A few years back, I was in the seminary at ease with the little amount of distraction that girls had to offer; in fact, the only distraction I received regarding girls was from the questions people had about them. They would wonder how a young man of seventeen could be so calm with the life decision of giving up girls or the heavy weight of never fully satisfying that natural sexual desire we all have. At that time, I saw these questions far more difficult to explain than explaining something like transubstantiation; so, it wasn’t long until these questions became very frustrating. The reason is that these questions were asked with different intentions: real curiosity, amazement, disappointment, ignorance, wonder, but what was most common were the cynicism and indirect accusation. Moreover, what really bothered me was that most of the time, the cynicism came from practicing Catholics who went to mass very often, loved the pope, believed in the Eucharist, were pro-life, prayed the Rosary, and loved Our Lady — basically another Catholic person as myself — but when it came to celibacy they were not convinced. It was difficult to reply to them, and so I avoided the issue at best by telling them the history of celibacy rather than talking about what celibacy is in itself.
It wasn’t until I was no longer in the seminary that celibacy became a little bit easier to understand. Discerning the married life enabled me to accept it and see the need for it. So how did this come about? It came about from dating. Naturally, we date people we are attracted to, which is in itself, not a bad thing. Unfortunately, as we all know from experience, this can get out of hand. At a certain stage of the relationship someone will ask “How far can we go?” (physically) which usually means “How much can I get?” This is obviously the wrong question to ask if the goal is to live out a holy relationship. Chastity is needed in these circumstances.
Chastity asks a different question: “How can I give?” It is focused on the other person’s needs instead of being self-centered. It asks for the other person’s well being.
As Christians, we believe that God is the most important need without whom a person will never live well. So it is fitting that chastity adds another person into the relationship: God. Without chastity, God cannot be welcomed completely into our lives and dating is never really a relationship; instead, it is lowered to being just a custom through which each one can easily take what they need. Having God in the relationship, we realize the purpose of all our relationships— and that is— to help the other person learn more about Him and to return His love. This is a true challenge, but we must give the other person the easiest and clearest path to God even if it involves a great deal of sacrifice. Once we accept this role for the sake of the other person, God will teach us how to love with our bodies in the appropriate time and with the appropriate activities belonging in our present state. Having quickly discussed chastity, we can now return to celibacy.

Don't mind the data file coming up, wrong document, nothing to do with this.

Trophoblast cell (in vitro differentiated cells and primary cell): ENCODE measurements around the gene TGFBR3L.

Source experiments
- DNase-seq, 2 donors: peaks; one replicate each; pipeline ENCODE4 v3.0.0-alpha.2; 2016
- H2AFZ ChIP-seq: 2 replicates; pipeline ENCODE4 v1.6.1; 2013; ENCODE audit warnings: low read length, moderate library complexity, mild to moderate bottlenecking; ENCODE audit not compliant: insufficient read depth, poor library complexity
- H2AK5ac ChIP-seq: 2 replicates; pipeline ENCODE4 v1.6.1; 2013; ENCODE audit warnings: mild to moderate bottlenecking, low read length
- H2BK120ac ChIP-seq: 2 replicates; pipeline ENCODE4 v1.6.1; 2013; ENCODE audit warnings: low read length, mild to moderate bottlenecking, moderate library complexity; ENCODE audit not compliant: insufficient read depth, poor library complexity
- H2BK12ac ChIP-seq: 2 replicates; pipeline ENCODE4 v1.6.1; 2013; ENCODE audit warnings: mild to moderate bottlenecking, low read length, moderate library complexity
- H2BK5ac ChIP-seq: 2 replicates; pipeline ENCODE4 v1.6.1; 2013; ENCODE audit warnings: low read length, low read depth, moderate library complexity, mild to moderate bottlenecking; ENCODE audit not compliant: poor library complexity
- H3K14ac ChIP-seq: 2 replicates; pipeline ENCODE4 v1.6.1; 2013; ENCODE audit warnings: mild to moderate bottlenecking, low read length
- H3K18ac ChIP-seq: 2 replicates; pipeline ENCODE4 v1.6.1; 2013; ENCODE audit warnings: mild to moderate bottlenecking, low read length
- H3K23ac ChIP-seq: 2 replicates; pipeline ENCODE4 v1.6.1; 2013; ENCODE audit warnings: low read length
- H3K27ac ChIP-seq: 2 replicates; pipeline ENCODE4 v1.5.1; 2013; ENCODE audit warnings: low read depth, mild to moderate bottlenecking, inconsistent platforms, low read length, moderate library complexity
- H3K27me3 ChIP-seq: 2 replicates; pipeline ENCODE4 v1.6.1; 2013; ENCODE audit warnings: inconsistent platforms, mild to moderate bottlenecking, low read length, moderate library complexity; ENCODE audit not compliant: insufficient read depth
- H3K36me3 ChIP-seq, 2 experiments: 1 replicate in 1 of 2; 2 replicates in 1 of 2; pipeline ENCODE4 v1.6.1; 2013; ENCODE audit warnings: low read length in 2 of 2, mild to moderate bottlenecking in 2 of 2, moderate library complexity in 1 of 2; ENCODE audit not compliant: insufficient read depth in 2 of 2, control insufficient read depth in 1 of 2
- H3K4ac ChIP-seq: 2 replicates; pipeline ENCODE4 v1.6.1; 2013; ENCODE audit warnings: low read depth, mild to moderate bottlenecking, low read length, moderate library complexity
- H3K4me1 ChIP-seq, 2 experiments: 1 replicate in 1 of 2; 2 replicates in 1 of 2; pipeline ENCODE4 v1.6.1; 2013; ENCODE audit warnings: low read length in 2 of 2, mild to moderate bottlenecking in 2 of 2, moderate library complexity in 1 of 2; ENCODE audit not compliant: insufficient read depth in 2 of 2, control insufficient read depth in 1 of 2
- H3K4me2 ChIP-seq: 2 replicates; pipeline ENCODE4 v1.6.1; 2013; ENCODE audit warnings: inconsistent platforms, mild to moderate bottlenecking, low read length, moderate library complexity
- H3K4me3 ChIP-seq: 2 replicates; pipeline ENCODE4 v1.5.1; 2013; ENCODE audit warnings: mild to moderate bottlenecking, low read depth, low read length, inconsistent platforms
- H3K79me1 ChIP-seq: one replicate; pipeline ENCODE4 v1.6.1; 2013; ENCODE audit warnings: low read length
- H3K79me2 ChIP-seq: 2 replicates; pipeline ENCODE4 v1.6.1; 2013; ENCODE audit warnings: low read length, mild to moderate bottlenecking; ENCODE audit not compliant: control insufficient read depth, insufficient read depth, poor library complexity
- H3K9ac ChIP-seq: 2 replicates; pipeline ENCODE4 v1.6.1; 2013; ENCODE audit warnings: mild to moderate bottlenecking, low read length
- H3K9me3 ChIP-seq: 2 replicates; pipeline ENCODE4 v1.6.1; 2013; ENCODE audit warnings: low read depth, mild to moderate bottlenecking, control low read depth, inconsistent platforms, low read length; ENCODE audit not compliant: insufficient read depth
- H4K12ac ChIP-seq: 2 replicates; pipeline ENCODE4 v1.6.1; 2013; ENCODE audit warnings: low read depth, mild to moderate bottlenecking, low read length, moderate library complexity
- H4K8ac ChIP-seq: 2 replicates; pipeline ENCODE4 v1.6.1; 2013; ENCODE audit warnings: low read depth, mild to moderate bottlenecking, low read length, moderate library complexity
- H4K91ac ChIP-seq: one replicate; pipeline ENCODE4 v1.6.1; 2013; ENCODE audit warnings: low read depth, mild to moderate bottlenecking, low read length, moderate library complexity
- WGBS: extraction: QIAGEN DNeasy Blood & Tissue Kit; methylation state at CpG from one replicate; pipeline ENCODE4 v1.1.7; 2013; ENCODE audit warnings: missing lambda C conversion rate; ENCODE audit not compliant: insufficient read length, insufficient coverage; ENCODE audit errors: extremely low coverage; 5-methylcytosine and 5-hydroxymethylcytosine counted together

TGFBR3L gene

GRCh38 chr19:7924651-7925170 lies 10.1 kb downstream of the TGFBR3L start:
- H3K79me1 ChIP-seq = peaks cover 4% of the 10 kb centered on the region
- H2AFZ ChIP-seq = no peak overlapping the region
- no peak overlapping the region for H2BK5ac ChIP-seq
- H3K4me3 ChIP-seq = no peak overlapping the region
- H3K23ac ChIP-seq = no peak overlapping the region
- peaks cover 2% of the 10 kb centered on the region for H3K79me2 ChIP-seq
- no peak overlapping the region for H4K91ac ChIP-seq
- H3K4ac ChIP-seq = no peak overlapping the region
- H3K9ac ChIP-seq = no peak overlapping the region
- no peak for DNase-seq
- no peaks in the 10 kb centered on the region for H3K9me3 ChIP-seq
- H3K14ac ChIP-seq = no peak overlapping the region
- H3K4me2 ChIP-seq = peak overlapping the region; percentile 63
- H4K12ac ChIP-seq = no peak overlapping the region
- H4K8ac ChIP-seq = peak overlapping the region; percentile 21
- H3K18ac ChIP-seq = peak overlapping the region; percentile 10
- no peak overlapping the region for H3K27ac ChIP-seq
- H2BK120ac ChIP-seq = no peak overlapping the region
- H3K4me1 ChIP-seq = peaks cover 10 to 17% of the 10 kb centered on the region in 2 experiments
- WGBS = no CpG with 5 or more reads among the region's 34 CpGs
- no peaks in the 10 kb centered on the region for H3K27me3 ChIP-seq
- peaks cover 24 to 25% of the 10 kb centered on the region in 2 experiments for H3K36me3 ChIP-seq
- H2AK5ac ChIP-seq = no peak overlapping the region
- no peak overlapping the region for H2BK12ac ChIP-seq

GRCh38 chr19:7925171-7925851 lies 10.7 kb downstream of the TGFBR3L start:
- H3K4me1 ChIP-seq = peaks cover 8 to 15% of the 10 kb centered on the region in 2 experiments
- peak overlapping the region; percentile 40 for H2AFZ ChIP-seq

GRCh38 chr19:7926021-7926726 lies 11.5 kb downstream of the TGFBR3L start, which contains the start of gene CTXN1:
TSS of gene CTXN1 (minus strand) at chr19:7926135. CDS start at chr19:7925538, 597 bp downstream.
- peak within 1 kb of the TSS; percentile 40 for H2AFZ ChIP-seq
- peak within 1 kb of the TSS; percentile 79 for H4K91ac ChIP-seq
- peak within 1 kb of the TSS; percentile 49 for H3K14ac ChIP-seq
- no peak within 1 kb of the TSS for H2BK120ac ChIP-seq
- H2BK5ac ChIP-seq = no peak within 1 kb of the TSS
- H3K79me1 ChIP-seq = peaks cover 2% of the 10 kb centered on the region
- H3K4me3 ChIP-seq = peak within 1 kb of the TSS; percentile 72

Celibacy is like chastity but more. Celibacy is more because it must perform for a greater number of relationships what chastity does for one relationship. All of these demand from the celibate sacrifices which allow for a clear and easy path on which the people he is serving can find God and return His love. In these sacrifices, God will teach us how to love with His body and experience the love for our own as it is being made more perfect in His image. Celibacy is a bridge for divine intimacy just as chastity is a bridge for true human intimacy between a man and a woman. This divine intimacy is completely channeled to humanity through a celibate priest who has sacrificed his body on the cross of Christ so that the true body of Christ can come down from heaven and be united with His beloved, the Church.